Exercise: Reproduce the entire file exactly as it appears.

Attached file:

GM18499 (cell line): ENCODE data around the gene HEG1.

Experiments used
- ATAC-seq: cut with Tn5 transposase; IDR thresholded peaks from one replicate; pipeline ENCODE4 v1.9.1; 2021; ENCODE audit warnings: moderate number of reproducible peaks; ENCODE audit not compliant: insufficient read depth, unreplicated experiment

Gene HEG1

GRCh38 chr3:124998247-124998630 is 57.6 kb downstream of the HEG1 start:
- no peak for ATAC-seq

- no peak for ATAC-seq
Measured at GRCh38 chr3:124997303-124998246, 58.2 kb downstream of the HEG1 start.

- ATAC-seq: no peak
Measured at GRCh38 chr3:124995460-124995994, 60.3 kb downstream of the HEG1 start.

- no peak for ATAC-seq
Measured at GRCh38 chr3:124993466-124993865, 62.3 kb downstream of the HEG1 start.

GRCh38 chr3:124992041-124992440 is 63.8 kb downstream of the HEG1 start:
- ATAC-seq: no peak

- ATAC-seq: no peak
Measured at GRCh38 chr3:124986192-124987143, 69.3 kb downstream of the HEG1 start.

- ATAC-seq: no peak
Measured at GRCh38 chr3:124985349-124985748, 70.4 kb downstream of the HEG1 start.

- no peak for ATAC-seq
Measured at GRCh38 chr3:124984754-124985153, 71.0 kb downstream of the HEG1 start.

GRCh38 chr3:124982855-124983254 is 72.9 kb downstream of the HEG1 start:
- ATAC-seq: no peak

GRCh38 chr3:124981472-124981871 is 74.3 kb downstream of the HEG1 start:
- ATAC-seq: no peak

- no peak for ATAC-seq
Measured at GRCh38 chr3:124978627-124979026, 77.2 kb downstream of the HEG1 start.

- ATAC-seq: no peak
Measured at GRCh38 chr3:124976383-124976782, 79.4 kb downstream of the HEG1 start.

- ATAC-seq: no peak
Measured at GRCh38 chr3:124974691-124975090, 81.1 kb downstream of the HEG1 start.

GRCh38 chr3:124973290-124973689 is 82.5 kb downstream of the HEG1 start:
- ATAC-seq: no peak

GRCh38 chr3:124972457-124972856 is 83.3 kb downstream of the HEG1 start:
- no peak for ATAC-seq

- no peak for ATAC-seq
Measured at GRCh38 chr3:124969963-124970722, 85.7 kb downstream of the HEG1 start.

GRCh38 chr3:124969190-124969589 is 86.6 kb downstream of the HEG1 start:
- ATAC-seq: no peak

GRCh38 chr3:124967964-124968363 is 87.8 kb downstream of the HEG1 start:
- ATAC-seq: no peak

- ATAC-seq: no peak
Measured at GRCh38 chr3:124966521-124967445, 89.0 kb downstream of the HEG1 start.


GM18499 (cell line): ENCODE data around the gene HEG1.

Experiments used
- ATAC-seq: cut with Tn5 transposase; IDR thresholded peaks from one replicate; pipeline ENCODE4 v1.9.1; 2021; ENCODE audit warnings: moderate number of reproducible peaks; ENCODE audit not compliant: insufficient read depth, unreplicated experiment

Gene HEG1

GRCh38 chr3:124998247-124998630 is 57.6 kb downstream of the HEG1 start:
- no peak for ATAC-seq

- no peak for ATAC-seq
Measured at GRCh38 chr3:124997303-124998246, 58.2 kb downstream of the HEG1 start.

- ATAC-seq: no peak
Measured at GRCh38 chr3:124995460-124995994, 60.3 kb downstream of the HEG1 start.

- no peak for ATAC-seq
Measured at GRCh38 chr3:124993466-124993865, 62.3 kb downstream of the HEG1 start.

GRCh38 chr3:124992041-124992440 is 63.8 kb downstream of the HEG1 start:
- ATAC-seq: no peak

- ATAC-seq: no peak
Measured at GRCh38 chr3:124986192-124987143, 69.3 kb downstream of the HEG1 start.

- ATAC-seq: no peak
Measured at GRCh38 chr3:124985349-124985748, 70.4 kb downstream of the HEG1 start.

- no peak for ATAC-seq
Measured at GRCh38 chr3:124984754-124985153, 71.0 kb downstream of the HEG1 start.

GRCh38 chr3:124982855-124983254 is 72.9 kb downstream of the HEG1 start:
- ATAC-seq: no peak

GRCh38 chr3:124981472-124981871 is 74.3 kb downstream of the HEG1 start:
- ATAC-seq: no peak

- no peak for ATAC-seq
Measured at GRCh38 chr3:124978627-124979026, 77.2 kb downstream of the HEG1 start.

- ATAC-seq: no peak
Measured at GRCh38 chr3:124976383-124976782, 79.4 kb downstream of the HEG1 start.

- ATAC-seq: no peak
Measured at GRCh38 chr3:124974691-124975090, 81.1 kb downstream of the HEG1 start.

GRCh38 chr3:124973290-124973689 is 82.5 kb downstream of the HEG1 start:
- ATAC-seq: no peak

GRCh38 chr3:124972457-124972856 is 83.3 kb downstream of the HEG1 start:
- no peak for ATAC-seq

- no peak for ATAC-seq
Measured at GRCh38 chr3:124969963-124970722, 85.7 kb downstream of the HEG1 start.

GRCh38 chr3:124969190-124969589 is 86.6 kb downstream of the HEG1 start:
- ATAC-seq: no peak

GRCh38 chr3:124967964-124968363 is 87.8 kb downstream of the HEG1 start:
- ATAC-seq: no peak

- ATAC-seq: no peak
Measured at GRCh38 chr3:124966521-124967445, 89.0 kb downstream of the HEG1 start.